One year after the eruption of the Taal volcano in the midst of the Covid-19 pandemic, reciprocal love is the foundation for rebuilding both places and relationships in the Focolare community.
“Life continues at Mariapolis Peace,” says Ting Nolasco, focolarina at the Movement’s centre in Tagaytay, Philippines, explaining how the Focolare community there lives today, one year after the eruption of the Taal volcano on January 12.
“We are living reciprocal love among us with an intensity we’ve never experienced before, perhaps because of the great sufferings that we have had to face together. These have made our relationships deeper and simpler, our love and care for each other more tangible and concrete, and our smiles and willingness to stop and listen to each other more spontaneous and natural.”
The volcano’s destruction, which saw the surrounding area covered in ash and mud for kilometres, with displaced populations without food, water or electricity, did not prevent the rebirth of both places and communities. Rather, these were renewed by the need to rebuild structures and relationships together.
“Seeing the outpouring of generosity from people from all over the world donating aid,” Ting continues, “and seeing the convoy of trucks arriving in the morning from faraway places to help people in the affected areas was overwhelming.”
The focolarini, young people, religious and families who live at Mariapolis Pace were forced to evacuate, and some lodged in a house that was later transformed into a logistics centre for the distribution of aid.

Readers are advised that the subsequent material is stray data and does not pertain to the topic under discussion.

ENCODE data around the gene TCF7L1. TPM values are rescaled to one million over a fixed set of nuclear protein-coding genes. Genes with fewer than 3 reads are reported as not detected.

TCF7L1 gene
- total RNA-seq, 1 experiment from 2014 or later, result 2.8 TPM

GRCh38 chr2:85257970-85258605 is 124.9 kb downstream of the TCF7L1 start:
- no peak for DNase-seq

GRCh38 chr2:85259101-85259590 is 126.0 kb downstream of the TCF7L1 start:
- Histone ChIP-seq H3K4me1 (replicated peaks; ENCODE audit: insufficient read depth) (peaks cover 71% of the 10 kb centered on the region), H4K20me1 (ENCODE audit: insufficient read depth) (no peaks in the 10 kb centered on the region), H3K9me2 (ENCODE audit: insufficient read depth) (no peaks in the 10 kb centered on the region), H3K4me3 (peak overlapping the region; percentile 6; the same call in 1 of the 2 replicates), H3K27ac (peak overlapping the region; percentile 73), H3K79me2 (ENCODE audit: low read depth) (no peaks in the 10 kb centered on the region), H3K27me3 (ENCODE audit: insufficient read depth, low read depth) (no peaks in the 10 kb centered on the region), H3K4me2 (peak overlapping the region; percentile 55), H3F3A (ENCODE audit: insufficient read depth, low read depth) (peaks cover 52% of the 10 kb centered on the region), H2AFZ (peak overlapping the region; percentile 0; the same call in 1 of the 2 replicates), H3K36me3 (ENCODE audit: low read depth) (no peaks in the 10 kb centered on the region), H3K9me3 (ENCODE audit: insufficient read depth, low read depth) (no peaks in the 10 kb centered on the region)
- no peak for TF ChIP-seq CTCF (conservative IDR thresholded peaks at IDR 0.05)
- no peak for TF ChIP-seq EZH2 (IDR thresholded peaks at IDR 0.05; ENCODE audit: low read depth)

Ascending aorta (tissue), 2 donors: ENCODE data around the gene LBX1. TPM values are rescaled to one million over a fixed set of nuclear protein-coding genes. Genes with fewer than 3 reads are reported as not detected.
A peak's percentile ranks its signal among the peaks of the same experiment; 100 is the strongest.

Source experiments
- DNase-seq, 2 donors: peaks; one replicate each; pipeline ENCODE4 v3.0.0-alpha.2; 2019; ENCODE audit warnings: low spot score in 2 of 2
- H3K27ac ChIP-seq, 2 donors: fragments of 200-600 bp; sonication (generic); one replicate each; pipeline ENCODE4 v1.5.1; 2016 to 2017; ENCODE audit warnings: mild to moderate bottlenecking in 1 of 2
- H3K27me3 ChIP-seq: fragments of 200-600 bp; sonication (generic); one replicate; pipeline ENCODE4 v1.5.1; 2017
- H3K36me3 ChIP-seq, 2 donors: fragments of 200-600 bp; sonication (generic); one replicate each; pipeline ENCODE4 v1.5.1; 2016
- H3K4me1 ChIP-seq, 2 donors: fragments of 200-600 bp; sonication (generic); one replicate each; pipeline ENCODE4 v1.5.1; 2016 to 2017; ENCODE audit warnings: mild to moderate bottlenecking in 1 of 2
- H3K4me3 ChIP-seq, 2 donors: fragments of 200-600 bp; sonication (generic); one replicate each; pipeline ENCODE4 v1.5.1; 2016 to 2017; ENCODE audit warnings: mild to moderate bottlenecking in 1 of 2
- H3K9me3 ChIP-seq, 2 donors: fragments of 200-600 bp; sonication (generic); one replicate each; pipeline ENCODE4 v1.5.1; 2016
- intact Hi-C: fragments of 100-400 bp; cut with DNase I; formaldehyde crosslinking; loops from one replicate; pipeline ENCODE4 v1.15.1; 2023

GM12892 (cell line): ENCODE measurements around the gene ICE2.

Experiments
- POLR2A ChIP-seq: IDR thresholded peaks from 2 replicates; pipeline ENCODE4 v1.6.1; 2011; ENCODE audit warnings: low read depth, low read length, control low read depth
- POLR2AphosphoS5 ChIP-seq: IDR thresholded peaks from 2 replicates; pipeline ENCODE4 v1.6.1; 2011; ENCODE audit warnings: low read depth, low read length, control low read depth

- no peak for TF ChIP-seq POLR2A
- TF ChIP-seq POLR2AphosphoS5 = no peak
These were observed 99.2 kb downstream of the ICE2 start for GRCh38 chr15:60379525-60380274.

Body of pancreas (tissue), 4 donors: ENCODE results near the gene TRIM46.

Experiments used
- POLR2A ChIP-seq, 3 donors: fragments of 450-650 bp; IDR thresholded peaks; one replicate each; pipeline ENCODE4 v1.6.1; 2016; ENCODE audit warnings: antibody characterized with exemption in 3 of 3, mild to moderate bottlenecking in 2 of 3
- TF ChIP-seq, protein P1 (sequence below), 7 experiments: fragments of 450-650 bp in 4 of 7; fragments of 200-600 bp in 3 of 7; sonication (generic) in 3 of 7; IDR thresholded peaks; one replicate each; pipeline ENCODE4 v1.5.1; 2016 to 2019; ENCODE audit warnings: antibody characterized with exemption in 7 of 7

Once the emergency was over, they dedicated themselves to rebuilding, which was an opportunity to see the generosity of many people at work: families, students, people who had received support from the centres offered to help, even risking their own safety, “as an expression of gratitude and reciprocity for what they had received”.
Now, even the surrounding area seems reborn. “Our surroundings, once grey and seemingly dead, have now exploded into a riot of colour and an abundance of green,” says Ting. “Flowers, trees, fruit and vegetables are growing more vigorously thanks to the natural fertilizer that the falling ash mixed into the soil has brought.
“It’s a resurrection experience.”
A few months after the eruption, however, the outbreak of the Covid-19 pandemic brought the community to its knees once again, yet without stopping its journey of rebirth.
“There was a drive to live for others,” says Ting, “especially for those who are engaged on the front lines. The children prepared postcards to show their love and appreciation.
“With the help of our families, we made 2,500 visors to distribute to hospitals, health centres, the Red Cross, municipalities and schools.
“In return, donations came in, which covered expenses and allowed us to purchase additional relief goods and distribute money to families. In all of these cases we felt the hand of God at work.
“God allowed us to face these two apparent calamities so that we could experience his immense love and see the goodness in people’s hearts.”
Claudia Di Lorenzi